He accepts that a “conservative” attitude to money is a factor which might mitigate against growth in the meantime. “When I play Monopoly I can’t bring myself to part with cash and at the end of the game my wife has all the property!” he laughs. “In real life I have never borrowed money except to buy a house. The logical part of my brain knows that companies can expand by borrowing, but it cuts both ways. If things go wrong, debt can leave you in a heap.

“You have to ask yourself what you want out of life. I originally planned to bring in other people to gradually increase my income, feeling that having more employees can be rewarding and a way of generating wealth. But now, that step up to having to pay a bigger wage bill regardless of turnover seems quite daunting. I have heard about business owners who end up working work twice as hard for the same net income.”

That’s maybe a reason why some smaller rural firms take on family or friends, and maybe on a less formal basis in terms of hours, he muses. “It is definitely not nepotism; the owners are often harder on family members than anyone else. But it would be difficult for me to go from a situation where the other person in the business is my sister – who I know is loyal – to hiring people who will not be overly concerned about my interests or my mental health.”

And Grimster is also aware that his rural location means there is a smaller talent pool of developers, compared to companies in an urban environment, especially those with a university close by. “One of the issues of our location is that though it’s a nice place to bring up children, it’s more difficult to persuade younger people to move here,” he says. “It’s certainly not ideal for a young, hungry programmer. A guy who was studying maths at Cambridge did a project for us and he would have been ideal to take on the technical work so that I could have got out on the road to promote the business. But of course after his degree, he went off to the city.” Grimster himself graduated from Oxford.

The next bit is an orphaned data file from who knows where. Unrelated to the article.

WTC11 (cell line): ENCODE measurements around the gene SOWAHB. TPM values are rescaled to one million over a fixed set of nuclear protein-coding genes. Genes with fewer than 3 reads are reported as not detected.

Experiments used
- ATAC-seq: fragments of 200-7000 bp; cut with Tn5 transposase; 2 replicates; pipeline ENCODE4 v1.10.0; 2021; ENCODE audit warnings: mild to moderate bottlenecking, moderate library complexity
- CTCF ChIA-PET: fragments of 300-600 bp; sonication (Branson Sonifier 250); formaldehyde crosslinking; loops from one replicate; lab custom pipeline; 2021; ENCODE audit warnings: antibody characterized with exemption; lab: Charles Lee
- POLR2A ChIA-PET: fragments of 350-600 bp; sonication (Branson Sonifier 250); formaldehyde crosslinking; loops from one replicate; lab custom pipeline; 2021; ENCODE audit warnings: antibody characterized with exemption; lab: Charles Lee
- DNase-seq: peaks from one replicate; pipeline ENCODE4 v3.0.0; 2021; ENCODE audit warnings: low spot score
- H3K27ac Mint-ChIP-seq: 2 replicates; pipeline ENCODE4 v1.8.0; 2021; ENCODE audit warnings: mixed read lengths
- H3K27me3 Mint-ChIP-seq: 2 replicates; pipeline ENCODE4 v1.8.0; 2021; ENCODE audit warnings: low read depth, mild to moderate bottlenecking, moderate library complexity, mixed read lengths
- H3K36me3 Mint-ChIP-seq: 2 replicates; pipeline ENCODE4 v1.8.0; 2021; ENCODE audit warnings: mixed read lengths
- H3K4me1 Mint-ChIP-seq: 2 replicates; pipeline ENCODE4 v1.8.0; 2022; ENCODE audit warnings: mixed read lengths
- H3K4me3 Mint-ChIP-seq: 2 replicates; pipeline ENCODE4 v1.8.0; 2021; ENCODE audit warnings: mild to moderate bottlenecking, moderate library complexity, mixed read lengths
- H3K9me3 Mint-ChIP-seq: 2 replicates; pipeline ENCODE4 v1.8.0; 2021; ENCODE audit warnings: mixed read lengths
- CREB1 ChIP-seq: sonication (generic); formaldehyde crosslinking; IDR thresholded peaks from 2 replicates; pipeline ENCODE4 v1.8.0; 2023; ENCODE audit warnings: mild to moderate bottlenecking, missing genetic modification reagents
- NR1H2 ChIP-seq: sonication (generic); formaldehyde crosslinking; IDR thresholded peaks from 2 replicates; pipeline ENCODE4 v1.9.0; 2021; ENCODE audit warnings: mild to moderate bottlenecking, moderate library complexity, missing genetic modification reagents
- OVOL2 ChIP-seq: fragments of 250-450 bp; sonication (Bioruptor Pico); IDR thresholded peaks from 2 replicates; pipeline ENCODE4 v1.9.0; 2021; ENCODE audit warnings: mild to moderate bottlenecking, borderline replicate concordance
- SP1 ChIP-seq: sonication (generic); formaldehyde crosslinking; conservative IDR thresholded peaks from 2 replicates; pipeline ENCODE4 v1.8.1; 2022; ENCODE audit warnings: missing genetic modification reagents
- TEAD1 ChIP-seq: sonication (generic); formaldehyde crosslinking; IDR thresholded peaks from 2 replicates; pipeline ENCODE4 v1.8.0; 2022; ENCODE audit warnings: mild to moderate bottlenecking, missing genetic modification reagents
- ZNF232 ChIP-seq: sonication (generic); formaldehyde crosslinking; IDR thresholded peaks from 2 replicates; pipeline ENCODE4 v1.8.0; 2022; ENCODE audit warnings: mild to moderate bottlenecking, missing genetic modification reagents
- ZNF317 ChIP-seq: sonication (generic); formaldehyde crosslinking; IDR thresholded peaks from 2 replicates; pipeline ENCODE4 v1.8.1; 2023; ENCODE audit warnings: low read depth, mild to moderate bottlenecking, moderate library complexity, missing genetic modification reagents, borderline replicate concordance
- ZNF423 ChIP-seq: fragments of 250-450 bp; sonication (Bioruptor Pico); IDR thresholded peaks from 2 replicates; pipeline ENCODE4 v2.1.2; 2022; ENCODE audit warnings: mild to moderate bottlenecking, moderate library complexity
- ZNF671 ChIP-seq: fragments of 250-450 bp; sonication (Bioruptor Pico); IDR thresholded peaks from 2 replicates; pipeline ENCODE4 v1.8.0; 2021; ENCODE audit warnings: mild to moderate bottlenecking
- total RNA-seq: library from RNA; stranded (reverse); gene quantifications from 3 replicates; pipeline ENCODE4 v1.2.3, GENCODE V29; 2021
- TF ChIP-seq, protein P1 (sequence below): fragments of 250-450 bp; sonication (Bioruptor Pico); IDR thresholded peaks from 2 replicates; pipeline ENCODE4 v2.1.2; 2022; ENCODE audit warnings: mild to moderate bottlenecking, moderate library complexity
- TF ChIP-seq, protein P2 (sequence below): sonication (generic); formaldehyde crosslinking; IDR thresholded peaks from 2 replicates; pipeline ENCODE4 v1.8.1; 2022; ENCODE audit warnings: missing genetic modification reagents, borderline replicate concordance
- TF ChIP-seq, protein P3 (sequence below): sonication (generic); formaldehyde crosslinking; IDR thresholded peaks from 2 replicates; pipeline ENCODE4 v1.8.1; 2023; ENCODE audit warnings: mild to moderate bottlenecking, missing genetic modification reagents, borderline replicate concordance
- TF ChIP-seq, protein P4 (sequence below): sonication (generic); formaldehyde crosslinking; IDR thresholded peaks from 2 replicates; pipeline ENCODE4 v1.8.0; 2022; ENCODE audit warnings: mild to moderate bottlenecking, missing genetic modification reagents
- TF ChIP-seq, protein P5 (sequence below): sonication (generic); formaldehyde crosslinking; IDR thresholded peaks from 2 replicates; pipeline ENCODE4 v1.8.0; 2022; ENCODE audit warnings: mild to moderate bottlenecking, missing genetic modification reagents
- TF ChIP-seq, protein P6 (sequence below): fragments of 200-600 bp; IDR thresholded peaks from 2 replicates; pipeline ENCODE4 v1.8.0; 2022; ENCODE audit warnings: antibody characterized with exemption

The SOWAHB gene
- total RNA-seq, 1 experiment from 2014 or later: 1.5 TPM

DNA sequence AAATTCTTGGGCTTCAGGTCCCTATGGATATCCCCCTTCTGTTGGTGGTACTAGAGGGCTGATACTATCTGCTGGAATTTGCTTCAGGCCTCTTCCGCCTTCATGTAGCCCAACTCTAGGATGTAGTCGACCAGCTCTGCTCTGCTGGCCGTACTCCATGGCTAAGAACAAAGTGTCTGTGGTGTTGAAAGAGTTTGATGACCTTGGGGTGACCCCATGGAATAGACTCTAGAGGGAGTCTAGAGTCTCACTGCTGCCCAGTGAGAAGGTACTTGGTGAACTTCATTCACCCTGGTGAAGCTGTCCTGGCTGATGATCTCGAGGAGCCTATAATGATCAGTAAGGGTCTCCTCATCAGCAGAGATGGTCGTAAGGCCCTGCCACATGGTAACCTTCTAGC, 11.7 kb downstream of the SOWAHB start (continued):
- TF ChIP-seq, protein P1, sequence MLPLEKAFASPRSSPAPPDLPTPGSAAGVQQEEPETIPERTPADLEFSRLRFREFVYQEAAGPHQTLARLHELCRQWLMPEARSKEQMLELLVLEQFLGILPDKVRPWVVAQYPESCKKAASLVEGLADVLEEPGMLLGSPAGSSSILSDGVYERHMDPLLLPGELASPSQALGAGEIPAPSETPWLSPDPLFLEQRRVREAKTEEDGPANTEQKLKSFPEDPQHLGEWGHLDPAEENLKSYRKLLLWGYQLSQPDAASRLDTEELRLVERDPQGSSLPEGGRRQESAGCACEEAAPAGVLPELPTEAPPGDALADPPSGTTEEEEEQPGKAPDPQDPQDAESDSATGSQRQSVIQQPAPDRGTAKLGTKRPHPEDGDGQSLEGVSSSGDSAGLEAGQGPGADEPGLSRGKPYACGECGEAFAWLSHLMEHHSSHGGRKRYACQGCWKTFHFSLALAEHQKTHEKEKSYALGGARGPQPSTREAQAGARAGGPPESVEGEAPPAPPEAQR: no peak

Not surprisingly, he finds himself ‘living’ the old issue that as a consequence of constantly being in the business, a small company owner doesn’t have time to work on it. “I enjoy being at the coalface but I rarely have time to think about how to take the business forward,” he says. “It only takes one query per client per day to tie me up full time. Perhaps an entrepreneur has more time to work outside of the day-to-day, but I see myself more as a technician than an entrepreneur.”

His sister, Caroline, who looks after the sales and marketing, comments: “We are very aware that the business is tied up with Paul in terms of skill set. We might be able to find someone to come in and do what I do, but the business would retire with Paul if we weren’t able to replace him.”

Grimster chose his rural location for the business simply because that’s where he lived. “An urban location would at least double my costs,” he feels. “With the internet, London is no more remote than Athens or Berlin.

And in any case, most of his clients are also rural because of the nature of B&B, although they’re far from local since they range from Scotland to Cornwall. “Businesses might not have much choice in terms of IT resource because of where they are based,” says Grimster, “so they tend to look online and then they find us.”

 

 

Researched and written for Ward Goodman by DECISION magazine